Citrus County Residents Still Taking Opioids in Record Numbers
In 2016, Florida joined the ranks of the states that have legalized medical marijuana. Although many residents are taking advantage of this option and seeking the drug legally and medically for pain, many are still using opioids for this purpose, especially in Citrus County.
According to a new story that broke on March 16, 2018, Citrus County doctors are actually writing 1,372 prescriptions for every 1,000 people who live in the county. This data comes from the University of Florida’s Florida Drug-Related Outcomes Surveillance and Tracking System. Citrus County ranked fourth in the state for opioid prescription numbers.
This is a serious issue, especially after the legalization of marijuana for those with chronic pain issues as well as many other illnesses, which many hoped could potentially minimize the opioid epidemic in the state. In some counties, however, authorities are pushing back against this law, which may be why many are still turning toward opioids in Citrus and other counties. Mainly, though, the problem seems to be associated with long-standing addictions that both the health industry and the government in the state are doing little to fight.
The Overprescription of Opioid Drugs
Opioids are prescribed at a much higher rate than necessary in both the state of Florida and the United States as a whole. According to the Centers for Disease Control and Prevention, doctors wrote between 72 and 82.1 opioid prescriptions per 100 people in Florida in the year 2012. Since this time, the numbers only increased.
Now, even though the number of prescriptions in the country as a whole are dwindling (mostly due to the knowledge we now have about the severity of the opioid crisis), the opioid addictions that have already been created by large amounts of unnecessary prescriptions are not going away.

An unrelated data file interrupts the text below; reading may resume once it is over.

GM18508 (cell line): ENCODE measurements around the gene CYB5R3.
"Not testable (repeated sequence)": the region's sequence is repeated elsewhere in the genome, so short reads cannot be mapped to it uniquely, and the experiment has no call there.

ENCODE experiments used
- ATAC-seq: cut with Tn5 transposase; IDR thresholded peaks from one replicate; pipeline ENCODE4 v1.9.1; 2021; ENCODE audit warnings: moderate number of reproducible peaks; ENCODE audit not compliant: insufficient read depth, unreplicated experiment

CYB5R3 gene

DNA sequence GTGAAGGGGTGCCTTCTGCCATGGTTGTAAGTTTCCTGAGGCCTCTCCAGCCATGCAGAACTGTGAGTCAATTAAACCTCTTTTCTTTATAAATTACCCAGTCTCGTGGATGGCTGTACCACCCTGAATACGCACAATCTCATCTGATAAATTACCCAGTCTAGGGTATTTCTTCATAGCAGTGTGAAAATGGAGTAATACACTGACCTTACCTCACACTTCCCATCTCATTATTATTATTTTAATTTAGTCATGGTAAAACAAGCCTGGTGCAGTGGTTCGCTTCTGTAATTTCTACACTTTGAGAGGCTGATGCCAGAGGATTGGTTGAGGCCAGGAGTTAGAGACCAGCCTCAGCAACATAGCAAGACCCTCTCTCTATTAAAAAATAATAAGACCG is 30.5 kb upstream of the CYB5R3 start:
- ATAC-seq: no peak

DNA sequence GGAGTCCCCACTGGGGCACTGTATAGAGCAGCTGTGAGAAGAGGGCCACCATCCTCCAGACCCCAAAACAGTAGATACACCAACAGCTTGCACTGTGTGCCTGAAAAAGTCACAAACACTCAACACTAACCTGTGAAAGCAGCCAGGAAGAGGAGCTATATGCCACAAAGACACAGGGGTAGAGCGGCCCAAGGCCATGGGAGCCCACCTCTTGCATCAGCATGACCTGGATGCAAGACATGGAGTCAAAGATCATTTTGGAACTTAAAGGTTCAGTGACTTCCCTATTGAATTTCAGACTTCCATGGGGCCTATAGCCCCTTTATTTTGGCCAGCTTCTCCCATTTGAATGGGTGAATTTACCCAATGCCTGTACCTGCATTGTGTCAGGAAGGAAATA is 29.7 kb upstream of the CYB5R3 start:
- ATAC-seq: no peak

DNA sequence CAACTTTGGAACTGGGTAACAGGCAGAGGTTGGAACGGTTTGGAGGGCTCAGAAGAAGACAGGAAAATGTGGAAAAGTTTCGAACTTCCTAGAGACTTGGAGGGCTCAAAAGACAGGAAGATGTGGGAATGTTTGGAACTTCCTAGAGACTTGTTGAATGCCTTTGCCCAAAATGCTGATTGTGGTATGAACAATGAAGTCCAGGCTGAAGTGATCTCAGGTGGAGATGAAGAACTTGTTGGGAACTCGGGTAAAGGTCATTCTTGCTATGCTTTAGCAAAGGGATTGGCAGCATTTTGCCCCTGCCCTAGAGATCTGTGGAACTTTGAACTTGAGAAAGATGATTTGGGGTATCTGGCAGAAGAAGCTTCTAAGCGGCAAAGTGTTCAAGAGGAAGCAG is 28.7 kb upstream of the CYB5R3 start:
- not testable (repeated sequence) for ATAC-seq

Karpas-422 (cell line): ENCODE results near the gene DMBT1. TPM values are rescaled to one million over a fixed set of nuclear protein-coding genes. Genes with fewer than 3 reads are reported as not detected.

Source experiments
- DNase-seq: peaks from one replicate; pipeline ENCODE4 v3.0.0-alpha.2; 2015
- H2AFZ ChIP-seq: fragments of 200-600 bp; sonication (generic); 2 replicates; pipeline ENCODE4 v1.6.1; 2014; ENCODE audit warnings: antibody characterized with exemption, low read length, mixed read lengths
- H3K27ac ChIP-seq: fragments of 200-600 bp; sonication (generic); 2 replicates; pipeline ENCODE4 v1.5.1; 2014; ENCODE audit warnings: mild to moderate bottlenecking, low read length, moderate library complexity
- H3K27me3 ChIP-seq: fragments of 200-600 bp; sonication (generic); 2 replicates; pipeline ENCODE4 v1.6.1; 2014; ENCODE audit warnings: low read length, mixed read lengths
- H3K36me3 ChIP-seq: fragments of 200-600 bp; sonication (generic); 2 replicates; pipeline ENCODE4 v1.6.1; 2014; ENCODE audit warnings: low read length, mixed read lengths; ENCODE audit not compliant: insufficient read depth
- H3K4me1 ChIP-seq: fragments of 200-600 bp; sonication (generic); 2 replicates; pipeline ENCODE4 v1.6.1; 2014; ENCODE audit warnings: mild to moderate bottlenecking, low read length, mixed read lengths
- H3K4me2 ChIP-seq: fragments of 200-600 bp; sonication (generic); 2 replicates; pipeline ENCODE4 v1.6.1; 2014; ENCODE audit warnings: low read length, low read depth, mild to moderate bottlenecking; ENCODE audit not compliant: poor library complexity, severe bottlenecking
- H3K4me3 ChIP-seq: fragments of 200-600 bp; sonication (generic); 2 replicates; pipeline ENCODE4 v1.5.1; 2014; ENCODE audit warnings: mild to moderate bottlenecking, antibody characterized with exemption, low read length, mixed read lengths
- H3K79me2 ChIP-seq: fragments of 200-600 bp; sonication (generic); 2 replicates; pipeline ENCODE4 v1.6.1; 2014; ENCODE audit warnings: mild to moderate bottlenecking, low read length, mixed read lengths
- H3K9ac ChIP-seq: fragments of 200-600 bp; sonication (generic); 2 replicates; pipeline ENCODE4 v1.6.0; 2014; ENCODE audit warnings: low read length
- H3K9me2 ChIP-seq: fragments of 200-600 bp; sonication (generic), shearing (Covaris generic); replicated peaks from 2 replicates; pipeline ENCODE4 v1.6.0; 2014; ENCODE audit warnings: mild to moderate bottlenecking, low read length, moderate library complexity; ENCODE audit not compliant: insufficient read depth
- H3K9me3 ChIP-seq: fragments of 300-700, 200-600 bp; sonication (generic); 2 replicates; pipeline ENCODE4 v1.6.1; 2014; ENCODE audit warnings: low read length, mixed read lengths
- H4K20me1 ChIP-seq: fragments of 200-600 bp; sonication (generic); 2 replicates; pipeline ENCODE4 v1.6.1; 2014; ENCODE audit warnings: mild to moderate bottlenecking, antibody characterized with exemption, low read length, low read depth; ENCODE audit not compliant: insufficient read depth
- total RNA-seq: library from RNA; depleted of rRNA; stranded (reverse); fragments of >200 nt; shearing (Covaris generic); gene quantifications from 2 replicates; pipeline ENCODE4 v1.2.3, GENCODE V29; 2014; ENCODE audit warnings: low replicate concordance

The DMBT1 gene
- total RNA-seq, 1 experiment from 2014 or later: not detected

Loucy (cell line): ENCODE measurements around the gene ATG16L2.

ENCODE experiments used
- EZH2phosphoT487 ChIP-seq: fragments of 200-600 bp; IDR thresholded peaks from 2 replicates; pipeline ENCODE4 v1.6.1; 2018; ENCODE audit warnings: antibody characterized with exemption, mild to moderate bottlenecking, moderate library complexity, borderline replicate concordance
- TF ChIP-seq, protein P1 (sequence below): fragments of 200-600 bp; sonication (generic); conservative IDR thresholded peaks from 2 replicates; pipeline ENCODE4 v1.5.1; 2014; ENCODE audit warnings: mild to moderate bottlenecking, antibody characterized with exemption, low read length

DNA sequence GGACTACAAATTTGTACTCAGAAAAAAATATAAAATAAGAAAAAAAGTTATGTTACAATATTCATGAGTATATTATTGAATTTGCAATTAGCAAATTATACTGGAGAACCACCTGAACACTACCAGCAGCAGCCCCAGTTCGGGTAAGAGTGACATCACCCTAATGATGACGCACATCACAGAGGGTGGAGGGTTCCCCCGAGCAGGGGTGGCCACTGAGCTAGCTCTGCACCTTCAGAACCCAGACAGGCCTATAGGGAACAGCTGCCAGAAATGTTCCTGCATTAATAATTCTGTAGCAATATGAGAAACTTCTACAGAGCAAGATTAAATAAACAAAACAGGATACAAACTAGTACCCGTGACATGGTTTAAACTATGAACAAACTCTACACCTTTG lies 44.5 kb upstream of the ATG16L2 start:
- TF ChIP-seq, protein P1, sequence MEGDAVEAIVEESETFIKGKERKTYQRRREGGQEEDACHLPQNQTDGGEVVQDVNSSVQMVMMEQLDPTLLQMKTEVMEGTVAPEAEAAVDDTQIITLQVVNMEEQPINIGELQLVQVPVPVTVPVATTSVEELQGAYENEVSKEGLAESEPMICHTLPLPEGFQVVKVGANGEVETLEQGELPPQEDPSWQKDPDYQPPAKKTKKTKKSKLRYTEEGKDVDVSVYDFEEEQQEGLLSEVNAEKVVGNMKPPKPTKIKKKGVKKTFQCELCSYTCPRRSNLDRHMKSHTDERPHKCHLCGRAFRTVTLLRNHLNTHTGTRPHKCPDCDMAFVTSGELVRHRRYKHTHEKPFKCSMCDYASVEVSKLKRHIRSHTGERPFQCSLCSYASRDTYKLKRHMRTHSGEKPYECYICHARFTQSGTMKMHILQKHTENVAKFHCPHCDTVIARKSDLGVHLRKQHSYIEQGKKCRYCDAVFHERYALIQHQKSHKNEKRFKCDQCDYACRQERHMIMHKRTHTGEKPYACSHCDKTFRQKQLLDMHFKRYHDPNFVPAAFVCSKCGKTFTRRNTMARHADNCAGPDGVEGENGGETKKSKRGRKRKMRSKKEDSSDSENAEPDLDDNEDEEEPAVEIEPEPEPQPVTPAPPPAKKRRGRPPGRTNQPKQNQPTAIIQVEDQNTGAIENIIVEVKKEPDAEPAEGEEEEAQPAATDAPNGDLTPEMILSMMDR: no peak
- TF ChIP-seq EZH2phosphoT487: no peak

Why Are Opioids So Addictive?
Some people do require treatment with opioid drugs, but the longer a person stays on them, the higher their chances are for becoming addicted. This is because these drugs can cause intense effects that feel good. Those who take them often like the way they feel so much while they are using them that they will continue to take them even when they don’t need them, take higher doses than prescribed, try to keep getting more of them, etc. All of these actions can lead to addiction.
Opioids are so addictive because of the side effects they cause. According to the National Library of Medicine, no one should stay on these drugs for longer than 3 or 4 months unless it is absolutely necessary. However, we recently learned that those who stay on opioids for more than just 7 days experience an increased chance of becoming addicted to them somewhere down the road.
How Do I Know If I’m Addicted?
- Abusing opioids every day?
- In need of these drugs in order to go to sleep, get through the day, etc.?
- Putting your desire for opioids above your responsibilities?
- Using at work, school, or other places where you should not be?
- Afraid that you won’t be able to stop using these drugs, even if you want to?
If you answered yes to any of these questions, there is a possibility you could already be addicted.